2021-2022 Quarterly Financial Report - ended December 31, 2021

Statement outlining results, risks and significant changes in operations, personnel and program


This quarterly report has been prepared by management as required by section 65.1 of the Financial Administration Act and in a manner prescribed by the Treasury Board. This report should be read in conjunction with the Main Estimates. It has not been subject to an external audit or review.

The Office of the Information Commissioner of Canada (OIC) is the first level of independent review of government decisions relating to requests for access to information under the control of government institutions. The Access to Information Act(ATIA) requires the Information Commissioner to investigate all the complaints she receives. (With the June 2019 amendments to the Act, the Information Commissioner may now decline or cease to investigate complaints she considers to be trivial, frivolous, vexatious, made in bad faith or otherwise an abuse of the right of access.) The second level of independent review is the Federal Court.

Further information on the OIC’s mandate, responsibilities and program activities can be found in the OIC’s 2021-22 Departmental Plan.

Basis of Presentation

This report has been prepared by management using an expenditures basis of accounting. The accompanying Statement of Authorities includes the OIC's spending authorities granted by Parliament and those used by the OIC, consistent with the Main Estimates for the year ending March 31, 2022.

The authority of Parliament is required before money can be spent by the government. Approvals are given in the form of annually approved limits through appropriation acts or through legislation in the form of statutory spending authority for specific purposes.

The OIC uses the full accrual method of accounting to prepare and present its annual financial statements, which are part of the departmental results reporting process. However, the spending authorities voted by Parliament remain on an expenditure basis.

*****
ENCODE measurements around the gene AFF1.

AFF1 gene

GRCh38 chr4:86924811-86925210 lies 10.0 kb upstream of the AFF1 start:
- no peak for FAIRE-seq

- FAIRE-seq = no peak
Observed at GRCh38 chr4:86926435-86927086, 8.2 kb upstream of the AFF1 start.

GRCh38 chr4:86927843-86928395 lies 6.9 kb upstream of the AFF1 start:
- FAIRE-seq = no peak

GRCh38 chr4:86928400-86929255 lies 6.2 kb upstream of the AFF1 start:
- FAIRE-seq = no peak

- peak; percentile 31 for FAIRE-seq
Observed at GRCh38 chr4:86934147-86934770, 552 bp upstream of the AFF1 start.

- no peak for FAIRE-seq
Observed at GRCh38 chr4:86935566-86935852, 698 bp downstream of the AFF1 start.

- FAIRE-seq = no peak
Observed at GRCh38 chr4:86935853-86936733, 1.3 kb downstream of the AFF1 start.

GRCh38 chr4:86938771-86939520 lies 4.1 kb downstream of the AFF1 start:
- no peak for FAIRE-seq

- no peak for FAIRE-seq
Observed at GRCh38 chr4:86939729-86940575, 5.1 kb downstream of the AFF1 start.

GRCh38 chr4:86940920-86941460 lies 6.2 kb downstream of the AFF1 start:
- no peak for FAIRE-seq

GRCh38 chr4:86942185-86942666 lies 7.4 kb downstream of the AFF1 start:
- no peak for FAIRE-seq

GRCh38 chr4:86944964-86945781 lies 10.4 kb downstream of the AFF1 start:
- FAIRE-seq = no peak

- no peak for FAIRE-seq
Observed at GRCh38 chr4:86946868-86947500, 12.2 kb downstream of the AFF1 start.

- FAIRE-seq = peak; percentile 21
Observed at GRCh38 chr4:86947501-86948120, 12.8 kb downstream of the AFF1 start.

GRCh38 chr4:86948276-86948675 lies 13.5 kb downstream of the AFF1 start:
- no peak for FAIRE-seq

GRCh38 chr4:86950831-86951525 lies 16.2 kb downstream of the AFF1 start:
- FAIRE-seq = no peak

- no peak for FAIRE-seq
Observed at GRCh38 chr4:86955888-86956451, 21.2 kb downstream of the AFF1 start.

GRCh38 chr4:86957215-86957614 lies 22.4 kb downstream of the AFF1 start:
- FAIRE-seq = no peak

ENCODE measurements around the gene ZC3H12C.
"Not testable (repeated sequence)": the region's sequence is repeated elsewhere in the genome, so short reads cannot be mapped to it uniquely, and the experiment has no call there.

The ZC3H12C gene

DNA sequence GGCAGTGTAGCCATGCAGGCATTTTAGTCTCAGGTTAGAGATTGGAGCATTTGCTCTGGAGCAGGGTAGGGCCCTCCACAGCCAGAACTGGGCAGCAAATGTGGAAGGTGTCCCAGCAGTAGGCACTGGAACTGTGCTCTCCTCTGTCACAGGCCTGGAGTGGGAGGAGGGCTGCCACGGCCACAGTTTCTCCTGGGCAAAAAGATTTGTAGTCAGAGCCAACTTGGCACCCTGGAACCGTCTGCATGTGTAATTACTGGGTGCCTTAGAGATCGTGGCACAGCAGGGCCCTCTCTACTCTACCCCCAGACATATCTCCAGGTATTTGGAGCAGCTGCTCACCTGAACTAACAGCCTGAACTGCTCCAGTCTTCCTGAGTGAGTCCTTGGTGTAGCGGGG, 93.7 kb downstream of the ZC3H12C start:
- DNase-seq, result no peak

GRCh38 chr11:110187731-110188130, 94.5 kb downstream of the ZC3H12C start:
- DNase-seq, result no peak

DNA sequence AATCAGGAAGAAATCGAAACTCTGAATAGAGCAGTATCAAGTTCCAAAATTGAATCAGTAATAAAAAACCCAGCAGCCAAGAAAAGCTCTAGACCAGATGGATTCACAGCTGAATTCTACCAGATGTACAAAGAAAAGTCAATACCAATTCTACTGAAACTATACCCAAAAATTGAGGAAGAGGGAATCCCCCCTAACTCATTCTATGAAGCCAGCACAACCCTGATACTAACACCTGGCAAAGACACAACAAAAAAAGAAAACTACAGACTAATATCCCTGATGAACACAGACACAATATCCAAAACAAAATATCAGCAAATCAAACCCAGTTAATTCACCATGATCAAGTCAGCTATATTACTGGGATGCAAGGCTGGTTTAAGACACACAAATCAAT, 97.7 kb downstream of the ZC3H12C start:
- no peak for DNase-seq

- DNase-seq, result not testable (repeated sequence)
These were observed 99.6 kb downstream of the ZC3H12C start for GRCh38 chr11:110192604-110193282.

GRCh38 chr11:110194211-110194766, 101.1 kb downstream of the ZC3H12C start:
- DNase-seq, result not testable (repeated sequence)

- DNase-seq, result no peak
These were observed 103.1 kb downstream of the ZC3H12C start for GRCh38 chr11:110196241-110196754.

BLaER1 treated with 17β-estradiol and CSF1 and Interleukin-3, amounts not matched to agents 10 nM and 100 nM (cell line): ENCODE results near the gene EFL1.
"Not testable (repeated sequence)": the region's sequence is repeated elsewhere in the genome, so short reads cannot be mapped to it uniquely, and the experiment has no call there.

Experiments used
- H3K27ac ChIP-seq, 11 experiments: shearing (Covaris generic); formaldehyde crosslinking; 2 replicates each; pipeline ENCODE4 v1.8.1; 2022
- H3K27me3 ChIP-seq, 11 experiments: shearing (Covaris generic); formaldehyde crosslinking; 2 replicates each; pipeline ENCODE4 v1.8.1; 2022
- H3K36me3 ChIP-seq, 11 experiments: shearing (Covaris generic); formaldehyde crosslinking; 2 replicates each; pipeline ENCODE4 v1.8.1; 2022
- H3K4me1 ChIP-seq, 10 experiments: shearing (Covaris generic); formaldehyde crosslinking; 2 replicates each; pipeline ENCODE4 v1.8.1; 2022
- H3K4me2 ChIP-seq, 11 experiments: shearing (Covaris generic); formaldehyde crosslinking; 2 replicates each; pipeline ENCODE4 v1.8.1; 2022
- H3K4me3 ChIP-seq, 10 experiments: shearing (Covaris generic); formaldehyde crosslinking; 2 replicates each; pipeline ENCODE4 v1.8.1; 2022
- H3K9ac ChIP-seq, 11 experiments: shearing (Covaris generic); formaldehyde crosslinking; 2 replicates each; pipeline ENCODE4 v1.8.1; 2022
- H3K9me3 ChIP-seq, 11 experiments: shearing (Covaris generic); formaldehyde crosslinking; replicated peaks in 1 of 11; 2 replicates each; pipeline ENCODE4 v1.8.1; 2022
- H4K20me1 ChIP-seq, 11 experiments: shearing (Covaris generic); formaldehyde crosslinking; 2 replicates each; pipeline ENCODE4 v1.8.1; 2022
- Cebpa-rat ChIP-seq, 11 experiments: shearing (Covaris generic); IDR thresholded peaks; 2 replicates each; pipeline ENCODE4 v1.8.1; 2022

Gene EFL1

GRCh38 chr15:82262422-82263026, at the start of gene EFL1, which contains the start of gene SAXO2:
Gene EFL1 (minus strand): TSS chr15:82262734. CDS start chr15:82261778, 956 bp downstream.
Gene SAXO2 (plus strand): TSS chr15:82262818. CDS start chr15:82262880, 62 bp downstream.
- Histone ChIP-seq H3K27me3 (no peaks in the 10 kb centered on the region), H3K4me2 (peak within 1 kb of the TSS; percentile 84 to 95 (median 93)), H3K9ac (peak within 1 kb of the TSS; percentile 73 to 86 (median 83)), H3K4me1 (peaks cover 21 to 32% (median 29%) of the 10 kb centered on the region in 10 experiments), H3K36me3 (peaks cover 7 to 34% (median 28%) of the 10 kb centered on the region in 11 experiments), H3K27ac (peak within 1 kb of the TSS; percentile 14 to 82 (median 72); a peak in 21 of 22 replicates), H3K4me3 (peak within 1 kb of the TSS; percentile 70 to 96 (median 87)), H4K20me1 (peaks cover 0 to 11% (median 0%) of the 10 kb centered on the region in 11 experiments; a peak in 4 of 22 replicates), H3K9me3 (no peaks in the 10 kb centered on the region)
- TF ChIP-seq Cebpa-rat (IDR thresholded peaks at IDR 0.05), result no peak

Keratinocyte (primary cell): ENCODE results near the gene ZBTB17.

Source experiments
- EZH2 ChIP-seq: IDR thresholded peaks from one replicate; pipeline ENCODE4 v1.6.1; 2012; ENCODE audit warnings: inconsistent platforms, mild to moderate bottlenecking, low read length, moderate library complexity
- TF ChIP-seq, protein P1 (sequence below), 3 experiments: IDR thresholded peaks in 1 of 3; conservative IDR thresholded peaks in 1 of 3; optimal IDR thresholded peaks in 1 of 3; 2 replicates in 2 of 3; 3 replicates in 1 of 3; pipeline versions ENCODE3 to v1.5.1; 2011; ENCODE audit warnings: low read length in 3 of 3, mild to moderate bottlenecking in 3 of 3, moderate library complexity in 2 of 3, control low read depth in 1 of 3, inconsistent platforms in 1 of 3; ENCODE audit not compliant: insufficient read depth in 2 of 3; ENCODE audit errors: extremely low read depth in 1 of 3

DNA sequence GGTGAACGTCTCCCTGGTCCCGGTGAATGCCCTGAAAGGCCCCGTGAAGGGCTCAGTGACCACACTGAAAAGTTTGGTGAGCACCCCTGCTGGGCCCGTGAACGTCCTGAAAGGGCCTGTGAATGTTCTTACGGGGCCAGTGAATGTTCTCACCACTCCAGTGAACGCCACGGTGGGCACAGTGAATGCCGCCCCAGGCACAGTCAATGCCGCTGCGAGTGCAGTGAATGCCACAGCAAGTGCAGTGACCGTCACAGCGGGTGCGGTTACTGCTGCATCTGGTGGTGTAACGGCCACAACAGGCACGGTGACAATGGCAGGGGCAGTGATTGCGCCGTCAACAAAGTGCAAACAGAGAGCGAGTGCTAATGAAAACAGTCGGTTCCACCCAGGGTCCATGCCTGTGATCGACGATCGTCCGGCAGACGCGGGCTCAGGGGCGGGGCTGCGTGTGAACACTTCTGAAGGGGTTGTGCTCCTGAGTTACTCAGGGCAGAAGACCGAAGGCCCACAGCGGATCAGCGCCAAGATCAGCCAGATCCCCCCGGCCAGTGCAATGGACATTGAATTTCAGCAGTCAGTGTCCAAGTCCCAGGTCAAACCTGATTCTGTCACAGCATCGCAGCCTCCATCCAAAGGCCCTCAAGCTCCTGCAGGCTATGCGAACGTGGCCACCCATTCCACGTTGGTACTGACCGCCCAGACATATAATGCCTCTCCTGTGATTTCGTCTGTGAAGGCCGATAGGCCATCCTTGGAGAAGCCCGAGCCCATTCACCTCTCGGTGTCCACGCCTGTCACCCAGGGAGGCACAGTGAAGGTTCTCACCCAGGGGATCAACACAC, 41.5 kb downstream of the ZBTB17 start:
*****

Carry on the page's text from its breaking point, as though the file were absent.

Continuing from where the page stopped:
Highlights of Fiscal Quarter and Year-to-Date Results

At the first quarter, the Statement of Authorities below shows that the OIC spent 70.9% of its available authorities for the current fiscal year 2021-2022. This statement also indicates an increase in the Total Authorities of $1,502,000 or 9.0% when compared to the same period in 2020-2021. The net increase is mainly due to the COVID-19 pandemic related delays in budget supply approval by Parliament, permanent funding for core mandate, collective agreement compensation, and reprofiling to support investigations.

As Table 1 indicates, the OIC’s total budgetary expenditures as of December 31, 2021, increased by an amount of $3,325,000 or 34.6% when compared to the expenditures reported for the same period in 2020-2021. It is explained by an increase in personnel expenditures and an increase in temporary help services contracts to increase its capacity to conduct investigations and to provide the necessary support.

Risks and Uncertainties

An important strategic priority for the Commissioner is to ensure that the OIC remains relevant. That means finding the right balance between old and new files, and those on matters of significant public interest, to investigate at any given time, and providing informed advice to Parliament and others on access matters.